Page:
This Statement of Half Year Results contains certain forward-looking statements with respect to the financial condition, results, operations and businesses of Tate & Lyle PLC. These statements and forecasts involve risk and uncertainty because they relate to events and depend upon circumstances that will occur in the future. There are a number of factors that could cause actual results or developments to differ materially from those expressed or implied by these forward-looking statements and forecasts.

A copy of this Statement of Half Year Results for the six months to 30 September 2018 can be found on our website at www.tateandlyle.com. A hard copy of this statement is also available from the Company Secretary, Tate & Lyle PLC, 1 Kingsway, London WC2B 6AT.

Webcast and Conference Call Details

A presentation of the results by Chief Executive, Nick Hampton, and Chief Financial Officer, Imran Nawaz, will be audio webcast live at 10.00 (GMT) on Thursday 8 November 2018. To view and/or listen to a live audio-cast of the presentation, visit http://view-w.tv/797-1031-20583/en. Please note that remote listeners will not be able to ask questions during the Q&A session.

A webcast replay of the presentation will be available within two hours of the end of the live broadcast on the link above.

For those unable to view the webcast, there will also be a teleconference facility for the presentation. Details are given below:

Dial in details:
UK dial in number: +44 (0)20 3003 2666
US dial in number: +1 212 999 6659
Password: Tate & Lyle

14 day conference call replay:
UK replay number: +44 (0)20 8196 1998
US replay number: +1 866 597 7616
Access pin: 1296540 #

For more information contact Tate & Lyle PLC:
Christopher Marsh, VP Investor Relations
Tel: +44 (0) 20 7257 2110 or Mobile: +44 (0) 7796 192 688

Andrew Lorenz, FTI Consulting (Media)
Tel: +44 (0) 20 3727 1323 or Mobile: +44 (0) 7775 641 807

SEGMENTAL OPERATING PERFORMANCE

Food & Beverage Solutions

            2018      
Six months to 30 September Volume
Continuing operations             change

Volume

North America 3%
Asia Pacific and Latin America 16%
Europe, Middle East and Africa             0%
Total             4%
 
                           
Constant
currency
2018 2017 Change change
              £m   £m   %   %
Sales
North America 211 211 0% 3%
Asia Pacific and Latin America 105 98 7% 12%
Europe, Middle East and Africa             127   124   3%   3%
Total             443   433   2%   5%

Adjusted operating profit

           

77

 

75

 

2%

 

3%

 

Encouraging top line performance, with momentum in North America

Volume was 4% higher while sales at £443 million increased by 5% in constant currency. Adjusted operating profit was 3% higher in constant currency with volume growth partially offset by the absorption of growth investments in emerging markets in the second half of fiscal 2018, and higher input costs. The effect of currency translation was to decrease sales by £11 million, but had no material impact on adjusted operating profit.

North America

Top line momentum was encouraging with volume up 3%. Growth was delivered despite market conditions remaining challenging with the overall US food and beverage market largely flat.

We continue to pursue our long-term strategy of driving growth in three main areas:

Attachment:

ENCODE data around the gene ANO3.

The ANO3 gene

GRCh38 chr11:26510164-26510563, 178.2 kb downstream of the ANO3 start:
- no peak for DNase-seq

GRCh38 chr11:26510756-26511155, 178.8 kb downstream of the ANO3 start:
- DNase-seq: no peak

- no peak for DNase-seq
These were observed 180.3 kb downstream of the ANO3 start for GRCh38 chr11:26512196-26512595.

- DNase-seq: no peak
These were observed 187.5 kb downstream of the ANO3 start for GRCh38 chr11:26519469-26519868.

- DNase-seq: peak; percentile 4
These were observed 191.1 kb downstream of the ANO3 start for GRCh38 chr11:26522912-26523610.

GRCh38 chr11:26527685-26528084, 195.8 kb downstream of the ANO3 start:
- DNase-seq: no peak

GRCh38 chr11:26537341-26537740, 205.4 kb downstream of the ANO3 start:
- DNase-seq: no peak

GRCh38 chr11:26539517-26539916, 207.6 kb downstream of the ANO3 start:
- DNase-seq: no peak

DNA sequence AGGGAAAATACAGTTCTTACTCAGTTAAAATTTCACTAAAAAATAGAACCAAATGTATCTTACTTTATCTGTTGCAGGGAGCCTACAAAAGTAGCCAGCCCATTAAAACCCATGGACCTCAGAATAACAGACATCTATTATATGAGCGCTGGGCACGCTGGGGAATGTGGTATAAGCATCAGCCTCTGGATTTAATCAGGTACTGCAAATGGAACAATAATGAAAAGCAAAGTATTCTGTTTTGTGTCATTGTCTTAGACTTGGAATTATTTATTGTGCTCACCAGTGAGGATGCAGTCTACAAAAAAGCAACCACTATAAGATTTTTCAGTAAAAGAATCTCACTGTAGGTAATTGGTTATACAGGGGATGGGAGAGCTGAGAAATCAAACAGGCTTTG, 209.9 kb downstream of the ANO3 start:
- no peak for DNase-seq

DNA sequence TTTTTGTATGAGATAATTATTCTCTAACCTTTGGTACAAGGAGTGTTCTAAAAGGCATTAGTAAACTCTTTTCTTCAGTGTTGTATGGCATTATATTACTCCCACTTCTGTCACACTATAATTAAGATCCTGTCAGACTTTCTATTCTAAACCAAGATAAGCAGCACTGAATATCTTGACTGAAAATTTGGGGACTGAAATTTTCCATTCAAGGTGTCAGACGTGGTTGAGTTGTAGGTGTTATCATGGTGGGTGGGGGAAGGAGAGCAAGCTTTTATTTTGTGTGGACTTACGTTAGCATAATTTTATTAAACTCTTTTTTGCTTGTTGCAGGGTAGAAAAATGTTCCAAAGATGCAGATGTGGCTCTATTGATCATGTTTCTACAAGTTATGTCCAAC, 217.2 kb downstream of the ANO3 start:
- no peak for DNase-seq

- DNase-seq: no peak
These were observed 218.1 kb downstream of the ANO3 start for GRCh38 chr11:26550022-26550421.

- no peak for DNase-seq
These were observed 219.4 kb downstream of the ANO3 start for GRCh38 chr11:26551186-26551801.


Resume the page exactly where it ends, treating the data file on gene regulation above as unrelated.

(1) Winning new business in targeted higher-growth sub-categories across dairy, bakery and health and nutrition, where our technical depth and expertise are providing increasing value to our customers;

(2) Developing our business in customer channels growing faster than the overall market, such as food service and own label; and

(3) Gaining share in larger food and beverage customers by partnering with them to drive productivity and helping them grow in faster growing sub-categories.

Higher volume was driven by progress across a range of categories including beverages, dairy, nutrition, bakery and soups, sauces and dressings. Sales at £211 million, were 3% or £6 million higher in constant currency.

Asia Pacific and Latin America

Volume was 16% higher, with double digit growth in both regions. Sales increased by 12% in constant currency to £105 million. The effect of currency translation contributed to a more modest 7% reported increase in sales.

In Asia Pacific, we made progress in all sub-regions, with strong growth in dairy in China and in beverages and soups, sauces and dressings in South East Asia.

In Latin America, we saw strong growth in Mexico in beverages and bakery, and in Southern Latin America in beverages and soups, sauces and dressings. Volume in Brazil was lower following industrial action in the transportation industry.

Europe, Middle East and Africa

Volume was flat, while sales at £127 million increased by 3% in constant currency as we exited some lower margin business to improve mix.

The capacity expansion of maltodextrin (used in categories such as baby food) at our facility in Slovakia is progressing well, and is expected to come on line towards the middle of the 2019 calendar year.

New Products

Sales of New Products increased by 6% in constant currency to £47 million.

Growth was led by a significant increase in demand for our stevia sweetener portfolio, mainly in the beverages category, and strong growth in our Non-GMO texturants and CLARIA® line of functional clean label starches across dairy, soups, sauces and dressings, and bakery. We are also seeing the increasing use of our PROMITOR® Soluble Fibre in beverages and confectionery to deliver sugar reduction, and for fibre enrichment in bakery.

Sucralose

                  Constant
currency